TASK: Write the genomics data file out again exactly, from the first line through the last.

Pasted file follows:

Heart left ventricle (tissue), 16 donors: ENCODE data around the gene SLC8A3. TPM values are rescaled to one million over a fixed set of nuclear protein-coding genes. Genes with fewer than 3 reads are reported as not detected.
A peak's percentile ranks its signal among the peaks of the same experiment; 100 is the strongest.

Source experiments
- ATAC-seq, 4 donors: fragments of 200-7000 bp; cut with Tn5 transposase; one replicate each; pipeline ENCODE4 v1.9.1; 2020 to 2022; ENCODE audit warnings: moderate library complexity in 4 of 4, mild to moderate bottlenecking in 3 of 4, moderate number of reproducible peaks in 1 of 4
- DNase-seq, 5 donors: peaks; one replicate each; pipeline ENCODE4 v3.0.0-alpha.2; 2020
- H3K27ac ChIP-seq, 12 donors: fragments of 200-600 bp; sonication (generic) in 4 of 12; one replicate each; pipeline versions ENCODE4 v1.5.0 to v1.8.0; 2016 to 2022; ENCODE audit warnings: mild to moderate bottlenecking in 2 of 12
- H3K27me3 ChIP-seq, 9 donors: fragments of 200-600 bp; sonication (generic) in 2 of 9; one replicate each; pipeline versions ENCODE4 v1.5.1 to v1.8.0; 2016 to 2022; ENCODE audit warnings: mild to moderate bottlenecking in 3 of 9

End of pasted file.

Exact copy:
Heart left ventricle (tissue), 16 donors: ENCODE data around the gene SLC8A3. TPM values are rescaled to one million over a fixed set of nuclear protein-coding genes. Genes with fewer than 3 reads are reported as not detected.
A peak's percentile ranks its signal among the peaks of the same experiment; 100 is the strongest.

Source experiments
- ATAC-seq, 4 donors: fragments of 200-7000 bp; cut with Tn5 transposase; one replicate each; pipeline ENCODE4 v1.9.1; 2020 to 2022; ENCODE audit warnings: moderate library complexity in 4 of 4, mild to moderate bottlenecking in 3 of 4, moderate number of reproducible peaks in 1 of 4
- DNase-seq, 5 donors: peaks; one replicate each; pipeline ENCODE4 v3.0.0-alpha.2; 2020
- H3K27ac ChIP-seq, 12 donors: fragments of 200-600 bp; sonication (generic) in 4 of 12; one replicate each; pipeline versions ENCODE4 v1.5.0 to v1.8.0; 2016 to 2022; ENCODE audit warnings: mild to moderate bottlenecking in 2 of 12
- H3K27me3 ChIP-seq, 9 donors: fragments of 200-600 bp; sonication (generic) in 2 of 9; one replicate each; pipeline versions ENCODE4 v1.5.1 to v1.8.0; 2016 to 2022; ENCODE audit warnings: mild to moderate bottlenecking in 3 of 9